AVEVA and Schneider break up
Word just came that AVEVA and Schneider Electric have decided to break off talks to merge/acquire one another’s software businesses. No real reason was given, just “unable to reach agreement and discussions have been terminated by mutual consent”. Since the deal framework outlined last summer was non-binding, there are no breakup fees payable by either party. Of course, the companies spent a great deal on the due diligence so it’s not like this exercise was free …
AVEVA’s statement says that its consideration of the deal led it to see “significant integration challenges … that could not be overcome without considerable additional risk and cost. This was exacerbated by the highly complex structure of the proposed transaction. As a result, the Board has determined that the anticipated uplift in shareholder value was unlikely to have been realised to the extent previously considered.” Schneider Electric said even less, just that “[t]he two parties have decided to stop their discussions by mutual consent as no agreement could be reached on the terms of transaction.”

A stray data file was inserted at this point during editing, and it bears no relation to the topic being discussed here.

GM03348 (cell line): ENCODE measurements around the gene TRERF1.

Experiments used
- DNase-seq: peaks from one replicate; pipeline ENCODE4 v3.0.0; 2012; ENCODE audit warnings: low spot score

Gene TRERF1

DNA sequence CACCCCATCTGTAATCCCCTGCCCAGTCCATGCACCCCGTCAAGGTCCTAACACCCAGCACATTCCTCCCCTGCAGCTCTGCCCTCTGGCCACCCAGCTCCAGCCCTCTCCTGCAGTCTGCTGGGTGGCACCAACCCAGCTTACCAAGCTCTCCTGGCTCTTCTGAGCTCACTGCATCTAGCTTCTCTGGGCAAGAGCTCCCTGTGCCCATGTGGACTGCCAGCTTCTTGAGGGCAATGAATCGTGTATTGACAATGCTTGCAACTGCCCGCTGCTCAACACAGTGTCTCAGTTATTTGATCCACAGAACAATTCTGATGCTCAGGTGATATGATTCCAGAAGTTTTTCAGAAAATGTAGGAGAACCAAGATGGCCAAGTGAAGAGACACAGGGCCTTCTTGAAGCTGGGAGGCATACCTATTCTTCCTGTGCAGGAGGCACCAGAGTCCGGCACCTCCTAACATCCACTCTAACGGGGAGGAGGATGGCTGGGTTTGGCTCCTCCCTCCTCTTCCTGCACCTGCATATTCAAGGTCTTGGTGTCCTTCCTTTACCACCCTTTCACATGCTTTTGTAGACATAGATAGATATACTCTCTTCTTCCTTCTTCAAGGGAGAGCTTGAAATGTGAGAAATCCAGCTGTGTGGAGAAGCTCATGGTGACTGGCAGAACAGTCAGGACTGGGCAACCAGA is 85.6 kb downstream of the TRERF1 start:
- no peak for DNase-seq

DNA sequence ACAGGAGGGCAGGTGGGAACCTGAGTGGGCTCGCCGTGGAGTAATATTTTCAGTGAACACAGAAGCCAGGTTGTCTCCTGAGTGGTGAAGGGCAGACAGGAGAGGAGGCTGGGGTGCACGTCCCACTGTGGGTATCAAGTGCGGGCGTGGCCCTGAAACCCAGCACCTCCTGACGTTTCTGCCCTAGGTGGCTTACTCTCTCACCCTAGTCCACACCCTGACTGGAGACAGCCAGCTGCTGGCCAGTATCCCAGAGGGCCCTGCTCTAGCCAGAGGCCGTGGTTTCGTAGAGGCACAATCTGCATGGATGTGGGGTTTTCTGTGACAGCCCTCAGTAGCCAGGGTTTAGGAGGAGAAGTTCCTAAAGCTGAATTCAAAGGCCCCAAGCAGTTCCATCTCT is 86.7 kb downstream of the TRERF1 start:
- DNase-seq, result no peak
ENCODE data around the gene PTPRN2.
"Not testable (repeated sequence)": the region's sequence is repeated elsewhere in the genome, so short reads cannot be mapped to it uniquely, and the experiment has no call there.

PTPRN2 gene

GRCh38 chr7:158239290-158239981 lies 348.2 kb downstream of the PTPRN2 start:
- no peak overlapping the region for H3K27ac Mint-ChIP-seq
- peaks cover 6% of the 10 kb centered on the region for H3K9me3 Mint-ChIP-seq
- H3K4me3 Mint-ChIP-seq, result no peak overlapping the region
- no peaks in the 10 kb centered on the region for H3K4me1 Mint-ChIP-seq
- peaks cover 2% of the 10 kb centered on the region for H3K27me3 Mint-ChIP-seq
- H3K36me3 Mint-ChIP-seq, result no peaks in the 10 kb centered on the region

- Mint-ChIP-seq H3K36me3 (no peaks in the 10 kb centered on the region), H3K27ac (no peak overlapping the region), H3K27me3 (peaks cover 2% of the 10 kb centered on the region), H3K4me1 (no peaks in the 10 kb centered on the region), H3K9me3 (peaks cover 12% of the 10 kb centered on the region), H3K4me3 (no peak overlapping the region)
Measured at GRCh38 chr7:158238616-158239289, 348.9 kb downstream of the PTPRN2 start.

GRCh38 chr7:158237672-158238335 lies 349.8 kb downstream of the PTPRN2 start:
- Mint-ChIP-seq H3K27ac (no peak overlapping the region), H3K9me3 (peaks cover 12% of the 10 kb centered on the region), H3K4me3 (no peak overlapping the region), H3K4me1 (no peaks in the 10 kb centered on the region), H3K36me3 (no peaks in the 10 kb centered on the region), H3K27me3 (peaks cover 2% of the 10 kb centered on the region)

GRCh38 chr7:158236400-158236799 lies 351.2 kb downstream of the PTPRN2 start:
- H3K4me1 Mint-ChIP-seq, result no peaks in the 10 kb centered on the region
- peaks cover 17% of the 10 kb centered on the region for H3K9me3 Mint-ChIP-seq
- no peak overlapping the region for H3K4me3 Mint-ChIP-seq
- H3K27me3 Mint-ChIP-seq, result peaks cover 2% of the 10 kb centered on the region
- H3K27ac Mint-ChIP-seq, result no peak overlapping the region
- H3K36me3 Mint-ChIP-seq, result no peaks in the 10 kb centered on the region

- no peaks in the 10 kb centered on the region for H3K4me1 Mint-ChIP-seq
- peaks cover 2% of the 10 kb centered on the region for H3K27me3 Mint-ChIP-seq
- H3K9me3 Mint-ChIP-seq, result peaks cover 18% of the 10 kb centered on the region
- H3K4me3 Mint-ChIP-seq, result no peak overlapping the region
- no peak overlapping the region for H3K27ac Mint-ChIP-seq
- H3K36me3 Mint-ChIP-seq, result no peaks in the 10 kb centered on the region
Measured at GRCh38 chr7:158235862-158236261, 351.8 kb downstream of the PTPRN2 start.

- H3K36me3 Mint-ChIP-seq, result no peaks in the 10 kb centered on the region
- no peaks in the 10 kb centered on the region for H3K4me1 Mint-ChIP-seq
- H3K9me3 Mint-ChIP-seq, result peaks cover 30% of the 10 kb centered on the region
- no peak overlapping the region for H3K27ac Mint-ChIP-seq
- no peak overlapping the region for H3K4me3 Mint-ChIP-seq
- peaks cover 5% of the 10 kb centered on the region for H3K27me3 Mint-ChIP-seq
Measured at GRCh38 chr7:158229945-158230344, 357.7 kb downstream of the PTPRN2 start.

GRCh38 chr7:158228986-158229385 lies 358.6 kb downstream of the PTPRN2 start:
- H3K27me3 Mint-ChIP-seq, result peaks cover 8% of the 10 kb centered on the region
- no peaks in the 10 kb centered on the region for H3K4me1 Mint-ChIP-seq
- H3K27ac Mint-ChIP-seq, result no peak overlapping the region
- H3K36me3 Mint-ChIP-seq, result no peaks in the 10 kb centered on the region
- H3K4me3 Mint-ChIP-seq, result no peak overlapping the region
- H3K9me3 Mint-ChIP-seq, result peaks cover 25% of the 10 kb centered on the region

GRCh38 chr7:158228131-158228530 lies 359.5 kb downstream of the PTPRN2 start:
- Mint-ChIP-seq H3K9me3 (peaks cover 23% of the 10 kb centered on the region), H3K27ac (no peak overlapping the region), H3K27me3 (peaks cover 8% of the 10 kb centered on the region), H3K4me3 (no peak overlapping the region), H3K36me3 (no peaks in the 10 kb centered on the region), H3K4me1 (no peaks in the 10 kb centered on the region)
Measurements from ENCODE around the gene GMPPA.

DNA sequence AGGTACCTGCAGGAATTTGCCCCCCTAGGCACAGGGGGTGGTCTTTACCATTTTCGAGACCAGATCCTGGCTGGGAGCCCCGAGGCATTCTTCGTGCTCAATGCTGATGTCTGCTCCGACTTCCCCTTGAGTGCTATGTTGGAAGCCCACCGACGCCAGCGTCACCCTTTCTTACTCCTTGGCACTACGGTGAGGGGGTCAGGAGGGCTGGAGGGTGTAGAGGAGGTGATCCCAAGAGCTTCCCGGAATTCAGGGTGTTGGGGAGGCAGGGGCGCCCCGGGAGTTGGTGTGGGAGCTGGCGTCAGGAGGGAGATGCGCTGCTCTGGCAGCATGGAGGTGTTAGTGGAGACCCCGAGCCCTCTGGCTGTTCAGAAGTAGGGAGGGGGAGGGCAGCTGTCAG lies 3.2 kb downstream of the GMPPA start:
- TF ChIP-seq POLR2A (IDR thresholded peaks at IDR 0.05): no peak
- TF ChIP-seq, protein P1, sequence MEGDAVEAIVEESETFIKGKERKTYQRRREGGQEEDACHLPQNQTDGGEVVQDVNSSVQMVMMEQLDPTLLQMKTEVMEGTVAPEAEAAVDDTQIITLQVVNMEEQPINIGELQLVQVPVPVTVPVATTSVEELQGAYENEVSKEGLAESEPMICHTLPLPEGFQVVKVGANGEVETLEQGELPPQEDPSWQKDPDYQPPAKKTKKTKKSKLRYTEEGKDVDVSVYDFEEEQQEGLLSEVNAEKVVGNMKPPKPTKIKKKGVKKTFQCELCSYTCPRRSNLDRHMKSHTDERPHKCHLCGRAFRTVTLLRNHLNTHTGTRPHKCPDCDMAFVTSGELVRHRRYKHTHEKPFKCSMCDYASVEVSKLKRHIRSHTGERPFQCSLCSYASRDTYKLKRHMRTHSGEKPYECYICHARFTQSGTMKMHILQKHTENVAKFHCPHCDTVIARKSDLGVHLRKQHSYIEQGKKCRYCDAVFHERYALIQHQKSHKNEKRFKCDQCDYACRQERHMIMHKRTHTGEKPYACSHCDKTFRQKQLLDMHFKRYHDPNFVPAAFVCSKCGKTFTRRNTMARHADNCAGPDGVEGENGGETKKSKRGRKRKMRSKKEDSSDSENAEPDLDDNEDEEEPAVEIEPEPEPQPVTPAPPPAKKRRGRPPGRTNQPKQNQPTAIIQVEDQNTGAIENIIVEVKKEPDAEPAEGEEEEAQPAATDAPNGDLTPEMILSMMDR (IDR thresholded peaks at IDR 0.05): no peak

It’s too bad — the deal made a great deal of sense for industrial customers who could have benefitted from a more tightly integrated design and operational environment. Too, AVEVA would have gotten a jumpstart at growing its business in non-oil & gas verticals while Schneider Electric Software brands would have seen the level of attention that they simply can’t get as part of a hardware company. I think both sides were truly excited about the opportunities presented by a combined entity but it seems things dragged on too long, and enthusiasm waned.
One last thing: AVEVA’s announcement said that business is chugging along as expected during November’s earnings release and that outlook remains unchanged. Nonetheless, the share price is down 30% today. (Schneider Electric’s share price is unchanged.)
The logic that made this deal a good idea still stands and it’s likely that another industrial suitor will emerge. The financial buyers that were interested in AVEVA earlier this year might also step back in, especially at today’s share price. But let’s not forget that AVEVA is a perfectly fine company on its own — it doesn’t actually need to be acquired, there’s no struggle or shortage of cash. Let’s see what happens next.